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Category: Social Issues
Listening to the news each day, you could be excused for thinking that the country is shrouded in despair and on the brink of crisis – for, with an election looming, that’s how many in the media are depicting New Zealand. However, before deciding to emigrate, let’s look at how others from outside the country portray us.
Last week, Anne Tolley launched the new vulnerable children’s service to replace the Child Youth and Family agency. You can’t doubt the Minister's sincerity, but she's facing an uphill battle unless other laws that are contributing to the problem are changed as well.
Our family law system has the characteristics of a cultural and ideological war, where the ‘facts’ too often have the properties of propaganda and policy is seemingly developed politically rather than by sound social research. We urgently need a total change of direction.
The performance of New Zealand school children in international tests has been falling over the years. Meanwhile, countries like Singapore have gone from strength to strength.
I have decided to chance my arm on predicting what will happen in 2017. Before doing so however a word about the media, pollsters, elites, and experts, because overwhelmingly the public’s views on matters of public interest are conditioned by these entities.
There is an on-going debate in New Zealand as to why immigrants are required for low-skill work that unemployed New Zealanders could do. Some say our immigration policy is at fault. Others point the finger at our welfare system.
Two decades ago, on August 22, 1996, President Bill Clinton signed the Personal Responsibility and Work Opportunity Act, popularly known as welfare reform, into law. At the time, liberals proclaimed that the bill would slash the incomes of one in five families with children and push 2.6 million people into poverty.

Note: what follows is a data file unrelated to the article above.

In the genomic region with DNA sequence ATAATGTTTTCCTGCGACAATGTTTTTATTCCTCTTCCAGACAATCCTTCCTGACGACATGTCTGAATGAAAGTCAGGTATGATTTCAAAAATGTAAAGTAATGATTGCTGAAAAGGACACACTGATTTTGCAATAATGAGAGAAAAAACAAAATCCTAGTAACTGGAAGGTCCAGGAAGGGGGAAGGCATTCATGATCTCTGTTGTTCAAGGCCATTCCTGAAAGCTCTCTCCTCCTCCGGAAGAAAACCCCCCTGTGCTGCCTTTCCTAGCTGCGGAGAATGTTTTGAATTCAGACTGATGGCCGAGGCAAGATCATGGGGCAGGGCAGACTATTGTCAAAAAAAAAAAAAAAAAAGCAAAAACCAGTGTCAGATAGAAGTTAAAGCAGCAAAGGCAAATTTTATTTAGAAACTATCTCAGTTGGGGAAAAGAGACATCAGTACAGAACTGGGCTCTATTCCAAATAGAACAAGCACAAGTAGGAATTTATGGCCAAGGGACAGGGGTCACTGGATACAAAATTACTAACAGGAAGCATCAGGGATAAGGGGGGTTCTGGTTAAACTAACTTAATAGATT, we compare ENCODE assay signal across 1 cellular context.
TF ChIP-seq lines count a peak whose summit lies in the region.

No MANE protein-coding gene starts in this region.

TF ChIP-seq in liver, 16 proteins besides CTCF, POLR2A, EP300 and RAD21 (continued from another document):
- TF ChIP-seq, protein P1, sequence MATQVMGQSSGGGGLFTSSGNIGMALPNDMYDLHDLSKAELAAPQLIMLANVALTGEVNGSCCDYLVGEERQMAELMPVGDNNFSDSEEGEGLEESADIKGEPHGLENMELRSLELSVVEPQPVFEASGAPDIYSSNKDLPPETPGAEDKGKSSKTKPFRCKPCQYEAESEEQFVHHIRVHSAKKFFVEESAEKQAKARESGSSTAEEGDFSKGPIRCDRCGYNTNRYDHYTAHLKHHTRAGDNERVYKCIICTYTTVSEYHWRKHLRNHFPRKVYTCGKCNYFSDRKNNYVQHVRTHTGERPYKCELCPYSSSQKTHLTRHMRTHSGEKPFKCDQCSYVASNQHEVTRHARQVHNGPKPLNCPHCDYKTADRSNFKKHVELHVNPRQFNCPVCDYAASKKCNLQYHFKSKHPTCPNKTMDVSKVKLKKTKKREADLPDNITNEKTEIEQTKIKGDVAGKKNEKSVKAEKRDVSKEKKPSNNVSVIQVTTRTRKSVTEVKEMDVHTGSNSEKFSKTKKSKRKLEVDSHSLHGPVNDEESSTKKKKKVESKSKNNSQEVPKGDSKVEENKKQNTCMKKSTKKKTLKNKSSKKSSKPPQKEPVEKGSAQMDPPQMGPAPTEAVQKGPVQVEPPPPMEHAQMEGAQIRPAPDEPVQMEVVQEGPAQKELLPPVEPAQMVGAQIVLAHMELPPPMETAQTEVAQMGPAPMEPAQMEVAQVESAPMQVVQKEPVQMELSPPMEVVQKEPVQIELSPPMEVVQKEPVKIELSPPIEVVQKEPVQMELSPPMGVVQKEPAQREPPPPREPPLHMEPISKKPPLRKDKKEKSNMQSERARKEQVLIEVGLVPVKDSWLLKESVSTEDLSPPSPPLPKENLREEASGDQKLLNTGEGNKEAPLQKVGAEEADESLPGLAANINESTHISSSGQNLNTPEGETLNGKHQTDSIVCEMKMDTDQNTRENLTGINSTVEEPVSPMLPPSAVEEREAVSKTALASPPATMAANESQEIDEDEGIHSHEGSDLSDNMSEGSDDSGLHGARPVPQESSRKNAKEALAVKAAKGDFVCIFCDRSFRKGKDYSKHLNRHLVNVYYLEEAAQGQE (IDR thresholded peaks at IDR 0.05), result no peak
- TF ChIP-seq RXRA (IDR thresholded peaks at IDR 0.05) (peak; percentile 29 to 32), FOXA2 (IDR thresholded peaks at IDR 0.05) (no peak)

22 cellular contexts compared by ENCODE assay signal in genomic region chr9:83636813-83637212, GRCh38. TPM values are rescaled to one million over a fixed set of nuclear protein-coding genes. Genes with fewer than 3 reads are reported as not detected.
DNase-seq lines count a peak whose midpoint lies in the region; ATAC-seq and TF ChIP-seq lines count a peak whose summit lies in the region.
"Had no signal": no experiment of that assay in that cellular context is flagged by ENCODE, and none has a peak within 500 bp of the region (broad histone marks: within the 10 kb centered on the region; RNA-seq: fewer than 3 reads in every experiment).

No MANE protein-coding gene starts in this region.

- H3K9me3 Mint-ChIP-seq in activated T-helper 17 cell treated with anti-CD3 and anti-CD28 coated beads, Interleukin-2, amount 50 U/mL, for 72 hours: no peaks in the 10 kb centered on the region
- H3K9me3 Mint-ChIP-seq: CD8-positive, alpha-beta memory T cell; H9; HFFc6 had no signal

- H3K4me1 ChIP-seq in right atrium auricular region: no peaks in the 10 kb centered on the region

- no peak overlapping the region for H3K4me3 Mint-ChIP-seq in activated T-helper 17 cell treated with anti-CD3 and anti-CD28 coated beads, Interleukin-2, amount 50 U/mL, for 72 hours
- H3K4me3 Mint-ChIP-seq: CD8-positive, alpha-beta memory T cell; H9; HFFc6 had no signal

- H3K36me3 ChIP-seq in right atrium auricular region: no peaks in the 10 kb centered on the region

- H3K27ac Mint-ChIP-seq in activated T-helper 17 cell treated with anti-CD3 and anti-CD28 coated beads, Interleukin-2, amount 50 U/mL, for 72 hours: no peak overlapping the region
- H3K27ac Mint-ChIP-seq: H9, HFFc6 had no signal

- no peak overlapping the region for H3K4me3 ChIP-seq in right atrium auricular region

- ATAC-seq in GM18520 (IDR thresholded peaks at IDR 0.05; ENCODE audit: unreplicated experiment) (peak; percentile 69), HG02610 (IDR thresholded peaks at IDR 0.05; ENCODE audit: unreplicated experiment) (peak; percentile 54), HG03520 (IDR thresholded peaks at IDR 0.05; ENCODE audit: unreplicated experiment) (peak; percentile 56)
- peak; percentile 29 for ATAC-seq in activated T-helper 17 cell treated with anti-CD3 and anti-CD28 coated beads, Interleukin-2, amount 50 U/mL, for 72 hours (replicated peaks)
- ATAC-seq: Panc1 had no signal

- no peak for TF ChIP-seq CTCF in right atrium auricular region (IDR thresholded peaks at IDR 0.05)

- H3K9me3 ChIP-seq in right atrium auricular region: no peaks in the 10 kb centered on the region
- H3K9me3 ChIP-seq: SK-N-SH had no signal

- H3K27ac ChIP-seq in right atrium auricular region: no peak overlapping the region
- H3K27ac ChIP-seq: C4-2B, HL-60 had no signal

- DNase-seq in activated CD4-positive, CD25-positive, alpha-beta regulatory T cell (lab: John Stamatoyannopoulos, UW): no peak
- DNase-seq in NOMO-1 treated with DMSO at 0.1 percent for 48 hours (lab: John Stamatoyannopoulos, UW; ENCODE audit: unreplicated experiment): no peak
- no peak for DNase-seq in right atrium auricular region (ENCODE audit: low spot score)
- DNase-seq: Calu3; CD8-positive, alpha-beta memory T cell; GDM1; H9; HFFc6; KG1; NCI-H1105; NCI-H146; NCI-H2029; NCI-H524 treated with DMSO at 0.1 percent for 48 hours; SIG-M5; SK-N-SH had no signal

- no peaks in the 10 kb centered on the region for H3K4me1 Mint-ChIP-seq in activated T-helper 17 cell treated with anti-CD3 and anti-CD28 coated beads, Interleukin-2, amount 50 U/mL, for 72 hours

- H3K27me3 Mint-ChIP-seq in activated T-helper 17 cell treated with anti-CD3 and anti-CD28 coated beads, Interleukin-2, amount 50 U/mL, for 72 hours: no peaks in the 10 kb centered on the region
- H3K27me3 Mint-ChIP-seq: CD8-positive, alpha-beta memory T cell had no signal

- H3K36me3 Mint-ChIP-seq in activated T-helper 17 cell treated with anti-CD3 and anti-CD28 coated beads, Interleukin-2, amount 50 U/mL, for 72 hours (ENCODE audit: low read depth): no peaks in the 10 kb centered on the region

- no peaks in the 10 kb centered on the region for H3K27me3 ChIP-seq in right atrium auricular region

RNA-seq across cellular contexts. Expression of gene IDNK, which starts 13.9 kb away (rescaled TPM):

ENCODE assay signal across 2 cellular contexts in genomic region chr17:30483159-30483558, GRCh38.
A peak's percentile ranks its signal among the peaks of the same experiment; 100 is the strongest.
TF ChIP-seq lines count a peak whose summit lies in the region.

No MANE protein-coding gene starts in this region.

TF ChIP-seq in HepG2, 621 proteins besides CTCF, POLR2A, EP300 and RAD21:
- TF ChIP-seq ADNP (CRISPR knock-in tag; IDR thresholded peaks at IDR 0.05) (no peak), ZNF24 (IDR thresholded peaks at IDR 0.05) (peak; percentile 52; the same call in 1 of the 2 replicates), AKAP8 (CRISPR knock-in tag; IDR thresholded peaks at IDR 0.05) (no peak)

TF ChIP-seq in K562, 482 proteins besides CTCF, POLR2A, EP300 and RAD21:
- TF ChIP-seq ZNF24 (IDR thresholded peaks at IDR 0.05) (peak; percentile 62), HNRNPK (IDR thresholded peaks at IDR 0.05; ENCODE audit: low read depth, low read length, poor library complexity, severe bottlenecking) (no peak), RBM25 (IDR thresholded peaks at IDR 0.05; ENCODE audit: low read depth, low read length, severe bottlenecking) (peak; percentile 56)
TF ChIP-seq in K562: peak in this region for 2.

The changes currently being undertaken by the Government in the education sector have been described as the biggest shake-up since Tomorrow's Schools set-up school boards in 1989. The driving motivation behind the reforms is a desire by National to improve the quality of educational outcomes - especially for students at risk of failure - and to provide a greater choice of schooling for parents.
I recently read the biography Steve Jobs by Walter Isaacson. It was an excellent portrait of one of the 20th century’s most creative entrepreneurs. But I was also surprised to find some interesting insights into the need to reform America’s education system, both from stories of Steve Jobs’ formative years and in the opinions he expressed.
There has been a heated debate over recent months about whether New Zealand needs so many migrant workers, and indeed whether they prevent unemployed New Zealanders from securing jobs.